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PostPosted: Wed Jan 28, 2009 9:55 am 
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Location: Lincs
This time next year we will be thinking about starting some gentle preparation for DD to take the lincs 11 +(which is age standardised ). I believe that about 33 percent generally pass in lincs though usually 50 percent in her school.

My dilemma is that I want her to succeed and be happy in secondary school and we have a very high achieving grammar school on our doorstep so would like your advice on whether she would get there or do well there.

She is one of the youngest in her year(august) and got 3 for literacy and science, 2a for maths in KS1 - though these are not age standardised.
For her optional sats in yr 3 (age 7) she got 4b for reading and comprehension, 3b for writing, and 3c for maths.

Her reading age at 7 was the highest you could get on the test aged 10 yrs 8 months.She is on the top table for all but maths(except top group for times tables) where her teacher says she is on the cusp of the top group but not quite there.

Her weakness is obviously maths...but how much will this affect her in the exam and at secondary school.
She is asking about the 11+ but what should I say...is there any point?


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PostPosted: Wed Jan 28, 2009 11:19 am 
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Joined: Thu Jan 22, 2009 7:57 pm
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I'm sure one of the experts will give you a full reply, but I know how you feel.

Our local school is a poor comprehensive but our Grammars are a long bus journey away. I would rather he was happy and motivated at school than out of his depth.
So our decision is to have a go at the 11+, with a little gentle help in technique. If he passes on his own merit then Grammar school is probably the right option. If not then a bright lad in the local comp will be the right option.

It sounds like you have an intelligent girl there and, if the local school is a Grammar, what's to lose?


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PostPosted: Wed Jun 10, 2009 8:56 pm 
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Joined: Sun Mar 01, 2009 7:48 pm
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Location: timbuc 2
Hi,

Find out what the local grammar schools are like and see whether or not you think she will fit in with the way the school is run.If you think she will or it is the education you want her to have, then sit her in the exam. She sounds as though she would pass, though do some revision from books and she will be fine.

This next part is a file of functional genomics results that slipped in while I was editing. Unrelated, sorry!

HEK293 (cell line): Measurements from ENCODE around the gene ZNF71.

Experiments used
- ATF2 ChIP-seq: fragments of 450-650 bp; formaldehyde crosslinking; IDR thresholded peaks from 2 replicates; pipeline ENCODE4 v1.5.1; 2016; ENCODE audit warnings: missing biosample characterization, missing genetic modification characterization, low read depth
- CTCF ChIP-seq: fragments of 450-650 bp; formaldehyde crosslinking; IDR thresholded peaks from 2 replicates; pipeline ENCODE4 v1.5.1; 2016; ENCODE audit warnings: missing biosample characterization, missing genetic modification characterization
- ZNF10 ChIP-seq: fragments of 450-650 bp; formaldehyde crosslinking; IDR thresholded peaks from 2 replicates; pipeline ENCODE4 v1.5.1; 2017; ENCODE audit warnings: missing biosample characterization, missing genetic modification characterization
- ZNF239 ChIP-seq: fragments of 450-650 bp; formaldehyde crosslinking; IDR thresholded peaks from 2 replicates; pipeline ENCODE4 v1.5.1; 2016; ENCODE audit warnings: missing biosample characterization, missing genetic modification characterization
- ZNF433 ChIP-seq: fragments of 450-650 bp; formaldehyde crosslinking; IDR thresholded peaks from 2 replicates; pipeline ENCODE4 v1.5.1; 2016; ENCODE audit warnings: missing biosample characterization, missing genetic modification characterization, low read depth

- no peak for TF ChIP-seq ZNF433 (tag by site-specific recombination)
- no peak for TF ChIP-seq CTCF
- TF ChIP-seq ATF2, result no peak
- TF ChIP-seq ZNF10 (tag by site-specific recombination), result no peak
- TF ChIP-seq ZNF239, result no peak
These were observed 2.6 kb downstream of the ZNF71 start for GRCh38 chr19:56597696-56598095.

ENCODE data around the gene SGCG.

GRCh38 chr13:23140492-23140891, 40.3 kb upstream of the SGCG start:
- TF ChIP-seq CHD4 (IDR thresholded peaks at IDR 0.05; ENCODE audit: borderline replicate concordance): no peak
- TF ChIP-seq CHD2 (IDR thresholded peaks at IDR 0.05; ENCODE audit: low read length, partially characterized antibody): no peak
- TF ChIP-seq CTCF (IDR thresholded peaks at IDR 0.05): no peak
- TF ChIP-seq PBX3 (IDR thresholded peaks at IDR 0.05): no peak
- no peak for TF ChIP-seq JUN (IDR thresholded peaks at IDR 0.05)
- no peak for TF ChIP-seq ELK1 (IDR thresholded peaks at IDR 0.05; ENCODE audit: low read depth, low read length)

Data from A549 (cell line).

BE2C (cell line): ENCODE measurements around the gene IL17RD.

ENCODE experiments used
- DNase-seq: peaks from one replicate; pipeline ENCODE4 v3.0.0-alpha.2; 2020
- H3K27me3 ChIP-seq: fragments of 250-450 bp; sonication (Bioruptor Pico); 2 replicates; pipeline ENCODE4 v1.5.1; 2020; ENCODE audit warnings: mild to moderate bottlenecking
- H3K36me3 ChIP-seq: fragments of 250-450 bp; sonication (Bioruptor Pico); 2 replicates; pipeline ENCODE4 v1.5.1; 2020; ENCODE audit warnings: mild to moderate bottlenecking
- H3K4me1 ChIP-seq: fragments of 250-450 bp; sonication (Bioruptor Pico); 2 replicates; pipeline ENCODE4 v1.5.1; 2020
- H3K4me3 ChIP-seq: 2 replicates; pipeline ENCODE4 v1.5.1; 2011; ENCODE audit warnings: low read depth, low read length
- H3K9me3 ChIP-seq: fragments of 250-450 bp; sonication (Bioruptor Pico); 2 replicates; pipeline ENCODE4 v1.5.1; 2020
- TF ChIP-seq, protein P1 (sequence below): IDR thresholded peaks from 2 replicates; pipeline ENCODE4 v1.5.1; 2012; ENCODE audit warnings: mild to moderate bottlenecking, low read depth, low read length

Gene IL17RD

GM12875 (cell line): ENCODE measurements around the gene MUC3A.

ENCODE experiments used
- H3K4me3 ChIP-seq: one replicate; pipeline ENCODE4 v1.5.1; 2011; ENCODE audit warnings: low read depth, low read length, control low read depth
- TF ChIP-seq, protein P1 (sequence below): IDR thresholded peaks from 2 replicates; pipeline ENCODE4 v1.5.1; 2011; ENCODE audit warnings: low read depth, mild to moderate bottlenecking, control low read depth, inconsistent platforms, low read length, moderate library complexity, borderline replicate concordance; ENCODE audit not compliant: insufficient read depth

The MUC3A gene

If you are worried that she will have to go to a state school if she desn't pass, then see whether there are any good local public schools which both equally good in education. I took the 11+ this year and passed, i was going to go to Rugby high school because I live in Warwickshire.But I had taken the entrance exam for Rugby Public school and got the 100% scolarship so I was then allowed to choose where I wanted to go and knew that I would have the same education wherever I chose.

To give her the best possible chance to have a good education sit her in the exam she will probally end up passing given the chance.
Hope this helps.

Kingsbridgemiss


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PostPosted: Thu Sep 24, 2009 12:12 pm 
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Joined: Thu Sep 24, 2009 11:01 am
Posts: 235
Location: Maidstone
Agreed. There really isn't anything to be lost by her not sitting the 11+. The tone of your post suggests that you're not desparate for her to attend a grammar but would like to give her the best opportunity, which was our attitude to our son and seems healthier for all concerned.You have a year to prepare with encouragement and some additional exercises. I would suggest familiarising her with the types of questions that she would encounter initially in the form of a few questions at a time before building to a few practice paper over the summer break.

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PostPosted: Thu Sep 24, 2009 9:14 pm 
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Joined: Thu Oct 23, 2008 10:07 pm
Posts: 501
Hi Fillup

You could try posting in the Lincs section for more advice from Alex.

We're also in Lincs, I think they try to select 25%, but of course this varies in schools from year to year, especially if they are small.

I would say that as your daughter reads well at the moment that is probably all the preparation she needs, until some familarisation just before the test. Speed is key.